Drone Footage Reveals the Aftermath of Highway Washout in California

California's scenic Highway 1 at dusk.

Highway 1, California's first scenic highway, is so damage-prone that it is said to have never been fully operational for more than a year at a time along its entire 656-mile length. (Image: Chris Labasco via Dreamstime)

California transportation officials released startling footage of a highway washout along the Golden State’s coast. The footage reveals details of heavy damage to Highway 1, also known as the Pacific Coast Highway. Officials are assessing the damage caused and have stated that the completion of the colossal repairs that are needed would take time.

The aerial footage captures the Pacific Coast Highway near Big Sur where a 150-foot gap in the highway can be seen. Under heavy torrential rain on Thursday, January 28, a part of the highway, which includes massive chunks of concrete along with trees and mud, crashed into the ocean. The area of the damage is just to the south of land that was devastated by the Dolan fire that burned for several months last year, tearing through nearly 125,000 acres.

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The California Department of Transportation tweeted the following:

Check out this amazing drone video of #Hwy1 washout at Rat Creek about 15 miles south of #BigSur. Our crews are on site securing it, assessing damage & starting clean-up/ repairs.

Caltrans District 5 (@CaltransD5) January 29, 2021

The known cause

Describing what caused the damage, California Department of Transportation (Caltrans) officials said in a statement that debris flow from the hillside above the roadway “overwhelmed drainage infrastructure, flowed across the highway, and eroded the road resulting in the complete loss of a segment of Highway 1.”

Officer John Yerace of the California Highway Patrol witnessed the incident as he was present in the area around 4 p.m. at the time it happened. He stated he observed that “this section of roadway, specifically the southbound lane, had fallen off into the ocean.” (CNN)

Damage to Highway 1 near Big Sur, California.
A section of California’s Pacific Coast Highway near Big Sur fell off into the ocean. (Image: Screenshot via YouTube)

Events leading up to the calamity

The debris from the landslide flowing across Highway 1 near Big Sur was discovered by a Caltrans crew on Thursday. The crew was informed about the situation and issued an emergency contract to Papich Construction, located in San Luis Obispo County. However, when the members of the crew arrived with the emergency contractors at the scene on Friday morning, they saw that the lanes and the highway had already washed out.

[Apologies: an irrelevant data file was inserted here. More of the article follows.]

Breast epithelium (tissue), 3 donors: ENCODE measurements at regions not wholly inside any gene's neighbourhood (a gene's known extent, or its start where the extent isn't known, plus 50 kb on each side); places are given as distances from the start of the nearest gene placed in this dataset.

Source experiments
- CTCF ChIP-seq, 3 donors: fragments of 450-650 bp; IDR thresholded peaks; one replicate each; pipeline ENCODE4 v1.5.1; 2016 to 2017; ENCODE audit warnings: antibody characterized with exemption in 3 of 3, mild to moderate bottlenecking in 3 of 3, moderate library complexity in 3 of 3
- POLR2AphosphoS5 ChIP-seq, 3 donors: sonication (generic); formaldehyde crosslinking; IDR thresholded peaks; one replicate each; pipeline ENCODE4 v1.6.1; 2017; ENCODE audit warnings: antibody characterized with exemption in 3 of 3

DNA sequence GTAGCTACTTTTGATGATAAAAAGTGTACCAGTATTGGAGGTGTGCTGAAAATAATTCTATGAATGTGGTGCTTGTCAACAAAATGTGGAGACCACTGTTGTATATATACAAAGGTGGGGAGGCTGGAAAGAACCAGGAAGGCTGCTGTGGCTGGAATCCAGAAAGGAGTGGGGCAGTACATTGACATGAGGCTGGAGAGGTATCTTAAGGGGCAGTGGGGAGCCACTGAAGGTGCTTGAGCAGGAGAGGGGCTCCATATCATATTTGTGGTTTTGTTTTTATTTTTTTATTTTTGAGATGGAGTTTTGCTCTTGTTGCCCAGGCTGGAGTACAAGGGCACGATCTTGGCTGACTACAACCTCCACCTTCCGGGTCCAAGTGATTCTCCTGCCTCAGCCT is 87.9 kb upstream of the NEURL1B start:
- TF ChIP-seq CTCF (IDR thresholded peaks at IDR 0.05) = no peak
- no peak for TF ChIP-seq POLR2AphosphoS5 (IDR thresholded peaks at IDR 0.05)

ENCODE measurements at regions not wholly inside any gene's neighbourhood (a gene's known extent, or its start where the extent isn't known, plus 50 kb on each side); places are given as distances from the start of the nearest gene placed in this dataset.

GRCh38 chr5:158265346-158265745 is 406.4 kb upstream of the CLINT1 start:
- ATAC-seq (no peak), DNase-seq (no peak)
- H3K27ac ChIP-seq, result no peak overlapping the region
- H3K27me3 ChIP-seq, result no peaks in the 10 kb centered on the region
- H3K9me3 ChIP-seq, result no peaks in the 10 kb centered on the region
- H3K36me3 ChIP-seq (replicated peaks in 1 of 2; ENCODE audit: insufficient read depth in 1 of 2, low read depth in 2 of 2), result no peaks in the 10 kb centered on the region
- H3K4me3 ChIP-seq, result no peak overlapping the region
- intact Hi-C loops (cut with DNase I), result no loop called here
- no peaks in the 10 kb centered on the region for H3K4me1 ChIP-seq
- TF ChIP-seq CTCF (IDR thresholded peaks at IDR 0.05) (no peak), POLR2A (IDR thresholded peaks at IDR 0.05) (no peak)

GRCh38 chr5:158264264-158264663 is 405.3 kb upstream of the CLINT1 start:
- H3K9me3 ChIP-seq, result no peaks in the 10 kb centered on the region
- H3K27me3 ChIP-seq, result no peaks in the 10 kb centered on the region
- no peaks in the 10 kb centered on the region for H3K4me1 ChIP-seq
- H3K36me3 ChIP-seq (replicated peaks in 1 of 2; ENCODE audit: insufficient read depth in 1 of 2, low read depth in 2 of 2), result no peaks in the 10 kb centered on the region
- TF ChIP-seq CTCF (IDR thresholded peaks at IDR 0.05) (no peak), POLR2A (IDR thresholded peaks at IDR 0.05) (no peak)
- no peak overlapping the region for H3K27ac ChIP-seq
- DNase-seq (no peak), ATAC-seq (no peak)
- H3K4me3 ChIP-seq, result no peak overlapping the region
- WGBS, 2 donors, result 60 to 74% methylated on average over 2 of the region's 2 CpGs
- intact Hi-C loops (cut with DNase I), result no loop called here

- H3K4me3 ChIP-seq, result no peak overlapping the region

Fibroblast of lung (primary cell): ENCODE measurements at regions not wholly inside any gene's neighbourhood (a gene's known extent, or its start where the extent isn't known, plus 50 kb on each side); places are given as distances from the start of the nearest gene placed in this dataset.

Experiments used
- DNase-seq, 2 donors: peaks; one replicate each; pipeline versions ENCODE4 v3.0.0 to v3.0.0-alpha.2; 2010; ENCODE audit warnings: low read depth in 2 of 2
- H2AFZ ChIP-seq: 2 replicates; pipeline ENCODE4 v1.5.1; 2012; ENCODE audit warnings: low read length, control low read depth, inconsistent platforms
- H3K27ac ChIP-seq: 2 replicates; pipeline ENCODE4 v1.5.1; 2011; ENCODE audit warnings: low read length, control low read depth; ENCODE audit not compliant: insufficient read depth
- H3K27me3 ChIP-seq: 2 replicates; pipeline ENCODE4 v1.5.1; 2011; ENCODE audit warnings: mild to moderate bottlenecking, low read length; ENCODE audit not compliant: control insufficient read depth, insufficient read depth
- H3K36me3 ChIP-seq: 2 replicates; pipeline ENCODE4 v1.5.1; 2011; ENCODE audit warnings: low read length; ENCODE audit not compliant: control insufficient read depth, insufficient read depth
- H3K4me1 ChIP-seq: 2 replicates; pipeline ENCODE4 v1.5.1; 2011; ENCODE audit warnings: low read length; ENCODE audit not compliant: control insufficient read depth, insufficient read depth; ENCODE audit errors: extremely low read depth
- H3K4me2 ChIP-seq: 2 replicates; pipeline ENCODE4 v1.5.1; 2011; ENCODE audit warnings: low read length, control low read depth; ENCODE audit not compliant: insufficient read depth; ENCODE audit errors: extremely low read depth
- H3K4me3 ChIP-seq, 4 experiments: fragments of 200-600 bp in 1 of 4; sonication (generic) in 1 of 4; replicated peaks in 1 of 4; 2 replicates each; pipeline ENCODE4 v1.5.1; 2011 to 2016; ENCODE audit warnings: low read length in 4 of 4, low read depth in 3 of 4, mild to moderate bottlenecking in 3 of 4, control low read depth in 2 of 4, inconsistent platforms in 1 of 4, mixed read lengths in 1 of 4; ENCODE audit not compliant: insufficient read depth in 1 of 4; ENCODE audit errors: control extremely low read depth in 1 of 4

In response to winter storms, California Gov. Gavin Newsom declared a state of emergency for San Luis Obispo and Monterey counties. According to the declaration, the storms “threatened to cause mud and debris flows,” thus requiring the evacuation of thousands of residents.

Northern California is prone to landslides, and so far this year, there have been at least 25 structures that have suffered damage due to such landslides. The fluctuations in weather are thought to be another contributing factor. California is marked by dry summers, long periods of drought, intense rainstorms, and massive fires that make such landslides a greater and more frequent possibility.

A section of California's Pacific Coast Highway winds its way along the ocean.
Northern California is prone to landslides. (Image: Eutoch via Dreamstime)

“It would not be surprising to see this happening more frequently,” said Gary Griggs, a coastal erosion expert at the University of California Santa Cruz. (The Guardian) He also thinks that climate change is an issue at play here.

Another aspect that factors in when it comes to Highway 1 is the damage done by the sea. In various places, like Gleason Beach in Sonoma Country, the California Department of Transportation has stopped its work of preserving the road due to the evident damage done by the force of the sea. Instead, they build new roads that serve as a safer, more sustainable alternative for motorists.

According to The Guardian, California Coastal Commission senior engineer Lesley Ewing stated: “The roadway is crumbling because the ocean is just eating away at the cliffs.” The state already spent around US$54 million to repair damage to Highway 1 caused by a landslide at Mud Creek in 2017. However, since the coastline continues to erode as much as 14 inches each year, focusing on building new sections of road farther inland may be preferable to continuing to fight with nature to preserve the existing damage-prone route.

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